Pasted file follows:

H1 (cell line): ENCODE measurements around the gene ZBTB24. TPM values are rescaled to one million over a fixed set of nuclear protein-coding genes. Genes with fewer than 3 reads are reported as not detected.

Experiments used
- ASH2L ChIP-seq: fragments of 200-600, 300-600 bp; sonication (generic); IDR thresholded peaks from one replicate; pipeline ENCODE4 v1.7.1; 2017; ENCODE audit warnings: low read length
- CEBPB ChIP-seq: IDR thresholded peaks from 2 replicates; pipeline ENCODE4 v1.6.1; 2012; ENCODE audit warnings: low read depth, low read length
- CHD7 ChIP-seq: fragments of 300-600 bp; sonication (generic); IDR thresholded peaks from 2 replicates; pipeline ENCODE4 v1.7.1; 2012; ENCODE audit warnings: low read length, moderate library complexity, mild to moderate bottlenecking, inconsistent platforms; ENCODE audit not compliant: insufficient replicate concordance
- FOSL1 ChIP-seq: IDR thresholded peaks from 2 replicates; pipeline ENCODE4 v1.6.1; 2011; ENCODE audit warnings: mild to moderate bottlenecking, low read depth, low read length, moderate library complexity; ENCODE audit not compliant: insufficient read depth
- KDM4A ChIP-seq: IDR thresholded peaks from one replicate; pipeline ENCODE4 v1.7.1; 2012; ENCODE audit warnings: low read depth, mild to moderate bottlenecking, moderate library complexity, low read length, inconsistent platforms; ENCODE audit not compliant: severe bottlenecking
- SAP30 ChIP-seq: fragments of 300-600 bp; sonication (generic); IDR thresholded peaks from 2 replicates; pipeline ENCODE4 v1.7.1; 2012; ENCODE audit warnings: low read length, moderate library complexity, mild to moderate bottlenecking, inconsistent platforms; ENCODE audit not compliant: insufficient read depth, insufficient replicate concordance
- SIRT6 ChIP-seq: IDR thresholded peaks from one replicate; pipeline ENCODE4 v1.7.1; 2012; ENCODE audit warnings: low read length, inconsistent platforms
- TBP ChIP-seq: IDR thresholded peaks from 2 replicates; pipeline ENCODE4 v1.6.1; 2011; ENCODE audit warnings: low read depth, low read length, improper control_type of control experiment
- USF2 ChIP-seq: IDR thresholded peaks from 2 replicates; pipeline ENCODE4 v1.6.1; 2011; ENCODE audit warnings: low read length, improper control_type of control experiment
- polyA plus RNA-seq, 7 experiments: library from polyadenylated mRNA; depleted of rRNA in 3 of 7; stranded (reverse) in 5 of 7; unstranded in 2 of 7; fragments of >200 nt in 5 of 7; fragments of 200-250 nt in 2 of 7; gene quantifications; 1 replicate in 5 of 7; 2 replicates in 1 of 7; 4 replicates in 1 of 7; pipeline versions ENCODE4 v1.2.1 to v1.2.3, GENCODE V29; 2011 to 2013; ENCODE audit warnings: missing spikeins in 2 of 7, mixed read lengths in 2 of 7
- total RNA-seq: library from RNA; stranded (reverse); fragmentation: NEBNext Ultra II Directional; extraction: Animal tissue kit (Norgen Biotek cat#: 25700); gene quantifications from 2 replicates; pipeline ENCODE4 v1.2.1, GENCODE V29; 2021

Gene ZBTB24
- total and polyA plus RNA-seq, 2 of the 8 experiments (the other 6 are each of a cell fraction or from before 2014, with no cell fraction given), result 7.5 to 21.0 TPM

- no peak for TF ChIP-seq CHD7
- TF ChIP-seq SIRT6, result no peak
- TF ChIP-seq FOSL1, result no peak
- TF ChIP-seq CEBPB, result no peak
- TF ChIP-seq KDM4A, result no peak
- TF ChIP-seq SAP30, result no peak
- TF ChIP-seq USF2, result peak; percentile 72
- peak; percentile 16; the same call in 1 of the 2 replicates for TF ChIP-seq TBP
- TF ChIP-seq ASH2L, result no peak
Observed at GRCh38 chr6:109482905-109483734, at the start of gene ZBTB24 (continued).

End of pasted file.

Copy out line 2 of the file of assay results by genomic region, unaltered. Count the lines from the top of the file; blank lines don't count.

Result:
Experiments used